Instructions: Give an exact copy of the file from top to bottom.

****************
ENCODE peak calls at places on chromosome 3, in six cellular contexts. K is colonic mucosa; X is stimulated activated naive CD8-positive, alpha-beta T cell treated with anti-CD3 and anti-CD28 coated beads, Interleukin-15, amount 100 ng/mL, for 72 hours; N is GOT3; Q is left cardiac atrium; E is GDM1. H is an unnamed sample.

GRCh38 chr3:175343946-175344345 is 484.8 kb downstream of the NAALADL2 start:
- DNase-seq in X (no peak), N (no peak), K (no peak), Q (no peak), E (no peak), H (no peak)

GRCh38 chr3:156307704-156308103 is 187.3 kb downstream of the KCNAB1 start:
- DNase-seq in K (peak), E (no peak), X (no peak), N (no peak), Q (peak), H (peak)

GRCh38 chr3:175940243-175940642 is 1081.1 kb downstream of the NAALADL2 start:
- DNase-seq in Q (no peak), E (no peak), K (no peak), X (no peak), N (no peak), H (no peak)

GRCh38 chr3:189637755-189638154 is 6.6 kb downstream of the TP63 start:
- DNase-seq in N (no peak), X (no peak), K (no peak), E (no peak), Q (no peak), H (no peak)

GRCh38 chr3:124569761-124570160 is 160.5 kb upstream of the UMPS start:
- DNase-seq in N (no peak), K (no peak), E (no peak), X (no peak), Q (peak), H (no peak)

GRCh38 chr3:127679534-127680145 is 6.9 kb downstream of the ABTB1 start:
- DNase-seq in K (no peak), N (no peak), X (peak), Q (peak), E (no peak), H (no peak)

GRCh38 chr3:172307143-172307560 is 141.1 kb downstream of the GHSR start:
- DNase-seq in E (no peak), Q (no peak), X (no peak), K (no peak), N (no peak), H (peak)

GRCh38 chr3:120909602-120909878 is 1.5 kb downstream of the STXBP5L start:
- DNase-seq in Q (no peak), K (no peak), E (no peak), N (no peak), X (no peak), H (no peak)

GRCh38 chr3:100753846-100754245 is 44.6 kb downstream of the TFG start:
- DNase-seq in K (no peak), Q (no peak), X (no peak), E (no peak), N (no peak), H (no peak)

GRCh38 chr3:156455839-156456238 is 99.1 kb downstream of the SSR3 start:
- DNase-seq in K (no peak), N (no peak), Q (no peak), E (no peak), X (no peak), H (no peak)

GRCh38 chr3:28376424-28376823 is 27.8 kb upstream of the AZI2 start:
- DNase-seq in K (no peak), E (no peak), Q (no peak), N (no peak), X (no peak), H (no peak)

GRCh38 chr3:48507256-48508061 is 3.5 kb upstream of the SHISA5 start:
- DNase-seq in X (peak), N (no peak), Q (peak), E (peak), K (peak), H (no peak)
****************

ENCODE peak calls at places on chromosome 3, in six cellular contexts. K is colonic mucosa; X is stimulated activated naive CD8-positive, alpha-beta T cell treated with anti-CD3 and anti-CD28 coated beads, Interleukin-15, amount 100 ng/mL, for 72 hours; N is GOT3; Q is left cardiac atrium; E is GDM1. H is an unnamed sample.

GRCh38 chr3:175343946-175344345 is 484.8 kb downstream of the NAALADL2 start:
- DNase-seq in X (no peak), N (no peak), K (no peak), Q (no peak), E (no peak), H (no peak)

GRCh38 chr3:156307704-156308103 is 187.3 kb downstream of the KCNAB1 start:
- DNase-seq in K (peak), E (no peak), X (no peak), N (no peak), Q (peak), H (peak)

GRCh38 chr3:175940243-175940642 is 1081.1 kb downstream of the NAALADL2 start:
- DNase-seq in Q (no peak), E (no peak), K (no peak), X (no peak), N (no peak), H (no peak)

GRCh38 chr3:189637755-189638154 is 6.6 kb downstream of the TP63 start:
- DNase-seq in N (no peak), X (no peak), K (no peak), E (no peak), Q (no peak), H (no peak)

GRCh38 chr3:124569761-124570160 is 160.5 kb upstream of the UMPS start:
- DNase-seq in N (no peak), K (no peak), E (no peak), X (no peak), Q (peak), H (no peak)

GRCh38 chr3:127679534-127680145 is 6.9 kb downstream of the ABTB1 start:
- DNase-seq in K (no peak), N (no peak), X (peak), Q (peak), E (no peak), H (no peak)

GRCh38 chr3:172307143-172307560 is 141.1 kb downstream of the GHSR start:
- DNase-seq in E (no peak), Q (no peak), X (no peak), K (no peak), N (no peak), H (peak)

GRCh38 chr3:120909602-120909878 is 1.5 kb downstream of the STXBP5L start:
- DNase-seq in Q (no peak), K (no peak), E (no peak), N (no peak), X (no peak), H (no peak)

GRCh38 chr3:100753846-100754245 is 44.6 kb downstream of the TFG start:
- DNase-seq in K (no peak), Q (no peak), X (no peak), E (no peak), N (no peak), H (no peak)

GRCh38 chr3:156455839-156456238 is 99.1 kb downstream of the SSR3 start:
- DNase-seq in K (no peak), N (no peak), Q (no peak), E (no peak), X (no peak), H (no peak)

GRCh38 chr3:28376424-28376823 is 27.8 kb upstream of the AZI2 start:
- DNase-seq in K (no peak), E (no peak), Q (no peak), N (no peak), X (no peak), H (no peak)

GRCh38 chr3:48507256-48508061 is 3.5 kb upstream of the SHISA5 start:
- DNase-seq in X (peak), N (no peak), Q (peak), E (peak), K (peak), H (no peak)